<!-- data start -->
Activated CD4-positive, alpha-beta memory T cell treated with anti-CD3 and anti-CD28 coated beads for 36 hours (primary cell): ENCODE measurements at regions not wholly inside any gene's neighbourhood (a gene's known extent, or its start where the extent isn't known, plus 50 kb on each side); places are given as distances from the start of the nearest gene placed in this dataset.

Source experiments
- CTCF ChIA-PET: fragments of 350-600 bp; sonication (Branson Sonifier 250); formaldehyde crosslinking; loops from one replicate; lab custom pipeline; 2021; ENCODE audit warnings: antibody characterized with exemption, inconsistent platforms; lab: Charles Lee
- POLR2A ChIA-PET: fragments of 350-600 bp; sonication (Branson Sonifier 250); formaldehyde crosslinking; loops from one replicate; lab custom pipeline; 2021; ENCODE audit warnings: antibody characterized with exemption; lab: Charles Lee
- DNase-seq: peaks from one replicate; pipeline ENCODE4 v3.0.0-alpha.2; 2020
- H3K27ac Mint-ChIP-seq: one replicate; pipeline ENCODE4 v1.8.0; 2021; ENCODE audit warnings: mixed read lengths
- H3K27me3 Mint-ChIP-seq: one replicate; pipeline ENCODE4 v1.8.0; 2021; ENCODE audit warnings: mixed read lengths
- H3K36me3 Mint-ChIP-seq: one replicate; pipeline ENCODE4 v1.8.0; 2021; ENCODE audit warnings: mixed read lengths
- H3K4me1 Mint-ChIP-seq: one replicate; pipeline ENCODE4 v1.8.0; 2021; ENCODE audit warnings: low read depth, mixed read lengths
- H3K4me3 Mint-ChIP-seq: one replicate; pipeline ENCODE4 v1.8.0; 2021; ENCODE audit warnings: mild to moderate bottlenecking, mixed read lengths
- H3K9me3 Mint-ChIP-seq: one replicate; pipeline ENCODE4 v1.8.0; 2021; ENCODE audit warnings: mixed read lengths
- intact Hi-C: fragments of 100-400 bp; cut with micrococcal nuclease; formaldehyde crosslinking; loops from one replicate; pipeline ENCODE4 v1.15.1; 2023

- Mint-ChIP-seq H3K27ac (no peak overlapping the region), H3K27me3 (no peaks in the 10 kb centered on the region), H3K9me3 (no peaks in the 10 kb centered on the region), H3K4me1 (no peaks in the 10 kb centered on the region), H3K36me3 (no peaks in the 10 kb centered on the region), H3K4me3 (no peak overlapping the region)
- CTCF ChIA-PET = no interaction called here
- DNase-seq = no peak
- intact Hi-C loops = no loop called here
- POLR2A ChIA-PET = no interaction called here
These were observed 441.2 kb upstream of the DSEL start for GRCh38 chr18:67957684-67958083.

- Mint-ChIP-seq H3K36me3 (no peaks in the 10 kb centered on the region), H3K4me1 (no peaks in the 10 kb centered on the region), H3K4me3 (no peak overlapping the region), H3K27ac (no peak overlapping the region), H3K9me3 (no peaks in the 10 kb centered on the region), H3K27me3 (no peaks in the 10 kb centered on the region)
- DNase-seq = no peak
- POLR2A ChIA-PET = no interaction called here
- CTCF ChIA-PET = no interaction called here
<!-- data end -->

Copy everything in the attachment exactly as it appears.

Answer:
Activated CD4-positive, alpha-beta memory T cell treated with anti-CD3 and anti-CD28 coated beads for 36 hours (primary cell): ENCODE measurements at regions not wholly inside any gene's neighbourhood (a gene's known extent, or its start where the extent isn't known, plus 50 kb on each side); places are given as distances from the start of the nearest gene placed in this dataset.

Source experiments
- CTCF ChIA-PET: fragments of 350-600 bp; sonication (Branson Sonifier 250); formaldehyde crosslinking; loops from one replicate; lab custom pipeline; 2021; ENCODE audit warnings: antibody characterized with exemption, inconsistent platforms; lab: Charles Lee
- POLR2A ChIA-PET: fragments of 350-600 bp; sonication (Branson Sonifier 250); formaldehyde crosslinking; loops from one replicate; lab custom pipeline; 2021; ENCODE audit warnings: antibody characterized with exemption; lab: Charles Lee
- DNase-seq: peaks from one replicate; pipeline ENCODE4 v3.0.0-alpha.2; 2020
- H3K27ac Mint-ChIP-seq: one replicate; pipeline ENCODE4 v1.8.0; 2021; ENCODE audit warnings: mixed read lengths
- H3K27me3 Mint-ChIP-seq: one replicate; pipeline ENCODE4 v1.8.0; 2021; ENCODE audit warnings: mixed read lengths
- H3K36me3 Mint-ChIP-seq: one replicate; pipeline ENCODE4 v1.8.0; 2021; ENCODE audit warnings: mixed read lengths
- H3K4me1 Mint-ChIP-seq: one replicate; pipeline ENCODE4 v1.8.0; 2021; ENCODE audit warnings: low read depth, mixed read lengths
- H3K4me3 Mint-ChIP-seq: one replicate; pipeline ENCODE4 v1.8.0; 2021; ENCODE audit warnings: mild to moderate bottlenecking, mixed read lengths
- H3K9me3 Mint-ChIP-seq: one replicate; pipeline ENCODE4 v1.8.0; 2021; ENCODE audit warnings: mixed read lengths
- intact Hi-C: fragments of 100-400 bp; cut with micrococcal nuclease; formaldehyde crosslinking; loops from one replicate; pipeline ENCODE4 v1.15.1; 2023

- Mint-ChIP-seq H3K27ac (no peak overlapping the region), H3K27me3 (no peaks in the 10 kb centered on the region), H3K9me3 (no peaks in the 10 kb centered on the region), H3K4me1 (no peaks in the 10 kb centered on the region), H3K36me3 (no peaks in the 10 kb centered on the region), H3K4me3 (no peak overlapping the region)
- CTCF ChIA-PET = no interaction called here
- DNase-seq = no peak
- intact Hi-C loops = no loop called here
- POLR2A ChIA-PET = no interaction called here
These were observed 441.2 kb upstream of the DSEL start for GRCh38 chr18:67957684-67958083.

- Mint-ChIP-seq H3K36me3 (no peaks in the 10 kb centered on the region), H3K4me1 (no peaks in the 10 kb centered on the region), H3K4me3 (no peak overlapping the region), H3K27ac (no peak overlapping the region), H3K9me3 (no peaks in the 10 kb centered on the region), H3K27me3 (no peaks in the 10 kb centered on the region)
- DNase-seq = no peak
- POLR2A ChIA-PET = no interaction called here
- CTCF ChIA-PET = no interaction called here